It’s a really shitty situation when you have games that glorify violence getting a pass, while games that fetishize sex get panned.

    The game doesn’t even have explicit sexual intercourse, it merely has those punishment mini-games, you know?

    I’m thankful again for NISA getting back to me, as I felt like the entire thing needed further clarification.

  6. Captmotorcycle
    Captmotorcycle
    July 18, 2014 at 4:44 pm

    Not trying be totally mean but, how many people are going to buy this game? It isn’t like some average kid will get this and their parents are going to have a stroke over it. Anime-esque games never hit wide appeal markets, so why not just keep the ‘core’ happy? Charge me $100 for an uncut game, hell I’ll pay it.

  7. Brandon Orselli
    Brandon Orselli
    July 18, 2014 at 4:55 pm

    That’s a great point, and one the main arguments we had in our podcast.

    It’s a very dumb situation in general, because the fans clearly want the game to be uncensored, and yet the ratings board just won’t let it pass, apparently.

    The only other route they could go would be to sell it strictly through their online store as an uncut version, but I digress.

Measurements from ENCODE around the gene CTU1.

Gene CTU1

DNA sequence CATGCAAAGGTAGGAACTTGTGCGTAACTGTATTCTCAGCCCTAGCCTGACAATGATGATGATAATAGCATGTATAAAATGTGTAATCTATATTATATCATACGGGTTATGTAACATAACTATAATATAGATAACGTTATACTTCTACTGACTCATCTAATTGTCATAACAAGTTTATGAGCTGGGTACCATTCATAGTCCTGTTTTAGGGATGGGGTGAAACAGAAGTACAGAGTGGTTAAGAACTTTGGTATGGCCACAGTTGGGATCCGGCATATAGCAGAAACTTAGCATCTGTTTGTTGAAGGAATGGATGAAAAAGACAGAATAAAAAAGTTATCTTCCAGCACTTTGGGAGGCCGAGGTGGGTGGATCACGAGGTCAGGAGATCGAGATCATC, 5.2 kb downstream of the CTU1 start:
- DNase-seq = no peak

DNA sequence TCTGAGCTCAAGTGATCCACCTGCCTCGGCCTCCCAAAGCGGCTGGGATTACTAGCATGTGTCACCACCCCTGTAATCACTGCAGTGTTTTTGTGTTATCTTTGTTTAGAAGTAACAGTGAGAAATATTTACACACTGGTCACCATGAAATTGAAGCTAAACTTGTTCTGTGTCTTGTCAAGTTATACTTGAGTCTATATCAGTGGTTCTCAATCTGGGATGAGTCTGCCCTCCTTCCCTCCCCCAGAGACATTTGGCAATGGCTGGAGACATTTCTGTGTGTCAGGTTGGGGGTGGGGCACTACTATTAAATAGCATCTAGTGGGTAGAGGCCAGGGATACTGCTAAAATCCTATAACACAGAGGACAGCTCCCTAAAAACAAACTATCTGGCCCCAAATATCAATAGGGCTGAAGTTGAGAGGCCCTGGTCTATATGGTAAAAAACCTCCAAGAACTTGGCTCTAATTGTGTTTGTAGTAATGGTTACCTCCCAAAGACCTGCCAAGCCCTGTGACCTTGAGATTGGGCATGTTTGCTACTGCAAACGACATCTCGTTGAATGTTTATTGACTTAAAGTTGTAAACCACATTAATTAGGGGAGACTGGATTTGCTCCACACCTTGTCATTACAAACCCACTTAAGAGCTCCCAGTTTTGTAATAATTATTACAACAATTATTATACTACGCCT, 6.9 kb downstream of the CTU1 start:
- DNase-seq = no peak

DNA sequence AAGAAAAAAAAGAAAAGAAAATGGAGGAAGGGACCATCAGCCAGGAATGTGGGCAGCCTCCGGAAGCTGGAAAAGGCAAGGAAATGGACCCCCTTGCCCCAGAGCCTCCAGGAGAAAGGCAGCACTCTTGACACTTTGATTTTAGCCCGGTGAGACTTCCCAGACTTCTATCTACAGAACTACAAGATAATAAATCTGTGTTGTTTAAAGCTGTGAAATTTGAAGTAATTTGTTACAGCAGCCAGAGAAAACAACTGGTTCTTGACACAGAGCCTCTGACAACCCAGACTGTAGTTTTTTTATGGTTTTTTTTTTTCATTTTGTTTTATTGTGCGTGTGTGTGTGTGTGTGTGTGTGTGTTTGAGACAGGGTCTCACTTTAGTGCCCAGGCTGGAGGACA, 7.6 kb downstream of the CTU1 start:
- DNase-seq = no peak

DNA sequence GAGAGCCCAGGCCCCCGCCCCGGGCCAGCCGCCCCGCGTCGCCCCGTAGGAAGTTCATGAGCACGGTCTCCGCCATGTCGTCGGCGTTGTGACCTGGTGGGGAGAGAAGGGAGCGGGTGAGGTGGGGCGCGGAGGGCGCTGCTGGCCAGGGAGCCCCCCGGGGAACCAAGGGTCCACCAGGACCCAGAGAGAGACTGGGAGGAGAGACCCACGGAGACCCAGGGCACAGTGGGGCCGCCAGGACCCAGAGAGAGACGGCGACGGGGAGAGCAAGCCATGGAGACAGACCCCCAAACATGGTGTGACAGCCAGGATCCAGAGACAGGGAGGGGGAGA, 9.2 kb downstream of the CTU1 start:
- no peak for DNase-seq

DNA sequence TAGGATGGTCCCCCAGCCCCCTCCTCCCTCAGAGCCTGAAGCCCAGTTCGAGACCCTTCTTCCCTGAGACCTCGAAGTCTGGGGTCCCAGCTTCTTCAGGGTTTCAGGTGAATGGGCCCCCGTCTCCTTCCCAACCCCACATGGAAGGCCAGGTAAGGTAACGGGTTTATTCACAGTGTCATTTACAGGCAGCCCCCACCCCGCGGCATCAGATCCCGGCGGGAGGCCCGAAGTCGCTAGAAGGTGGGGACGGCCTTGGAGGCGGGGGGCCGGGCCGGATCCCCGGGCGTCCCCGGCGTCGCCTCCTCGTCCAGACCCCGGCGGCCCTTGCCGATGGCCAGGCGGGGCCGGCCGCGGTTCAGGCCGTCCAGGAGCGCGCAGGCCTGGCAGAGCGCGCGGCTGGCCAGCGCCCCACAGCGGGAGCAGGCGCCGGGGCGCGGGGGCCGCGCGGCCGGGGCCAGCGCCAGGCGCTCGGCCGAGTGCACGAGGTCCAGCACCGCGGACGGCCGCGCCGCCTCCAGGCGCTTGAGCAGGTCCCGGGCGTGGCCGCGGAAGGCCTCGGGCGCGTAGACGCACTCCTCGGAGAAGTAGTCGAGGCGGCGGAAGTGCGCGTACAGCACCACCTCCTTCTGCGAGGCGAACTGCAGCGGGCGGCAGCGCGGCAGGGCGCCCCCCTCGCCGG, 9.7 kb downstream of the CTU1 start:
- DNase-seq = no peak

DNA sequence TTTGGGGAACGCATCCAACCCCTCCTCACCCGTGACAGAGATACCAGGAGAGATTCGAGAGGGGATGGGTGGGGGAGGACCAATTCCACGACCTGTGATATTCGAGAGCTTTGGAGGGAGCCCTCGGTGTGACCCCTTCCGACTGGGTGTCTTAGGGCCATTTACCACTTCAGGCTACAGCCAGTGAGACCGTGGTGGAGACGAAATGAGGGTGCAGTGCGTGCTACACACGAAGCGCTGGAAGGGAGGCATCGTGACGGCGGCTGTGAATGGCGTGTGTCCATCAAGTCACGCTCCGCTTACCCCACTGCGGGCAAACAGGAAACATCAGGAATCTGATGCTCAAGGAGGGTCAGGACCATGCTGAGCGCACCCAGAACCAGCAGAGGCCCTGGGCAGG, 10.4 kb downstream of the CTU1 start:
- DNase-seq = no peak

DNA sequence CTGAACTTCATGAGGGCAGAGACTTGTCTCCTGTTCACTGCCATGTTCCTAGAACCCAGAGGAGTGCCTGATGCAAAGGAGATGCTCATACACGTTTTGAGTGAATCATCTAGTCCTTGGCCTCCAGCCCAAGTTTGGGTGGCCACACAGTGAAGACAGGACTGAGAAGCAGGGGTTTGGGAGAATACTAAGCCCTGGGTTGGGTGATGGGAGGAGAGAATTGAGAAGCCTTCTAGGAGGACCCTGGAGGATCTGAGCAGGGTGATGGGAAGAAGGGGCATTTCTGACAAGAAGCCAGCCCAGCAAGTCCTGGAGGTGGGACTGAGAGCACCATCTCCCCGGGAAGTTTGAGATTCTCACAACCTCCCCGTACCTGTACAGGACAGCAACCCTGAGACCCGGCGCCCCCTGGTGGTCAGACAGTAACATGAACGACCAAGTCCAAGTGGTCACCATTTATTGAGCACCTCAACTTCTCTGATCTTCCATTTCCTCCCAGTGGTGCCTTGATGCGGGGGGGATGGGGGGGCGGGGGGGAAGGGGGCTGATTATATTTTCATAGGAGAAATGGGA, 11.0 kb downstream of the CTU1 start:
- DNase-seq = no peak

8. R353ARCH
    R353ARCH
    July 18, 2014 at 6:08 pm

    Yeah but “bring it untouched or not at all” isn’t good reasoning, as much as I’d like for that to be possible.

    This sort of art style and gameplay (distractions) isn’t typical in mainstream US culture. When this title breaks new ground and challenges new acceptabilities, sitting next to other games at game and/or toy stores where uninformed parents shop, I’d like to see acceptance become a gradual thing, and not shock the religious crusaders into bringing legislation into restrictions on video game media.

    Yes, there’s no guarantee that is true, but still, if you like these pervy games, and want access to more of them, you wouldn’t want to start now with the “my way or highway” mentality that other reporters have been displaying.

    It’d be great if everyone was open minded or at least minded their own, but as you all know that won’t be the case, but social acceptance can happen over time as long as nobody goes and tries publishing a full blown H-Game with, dare I say, special interest themes.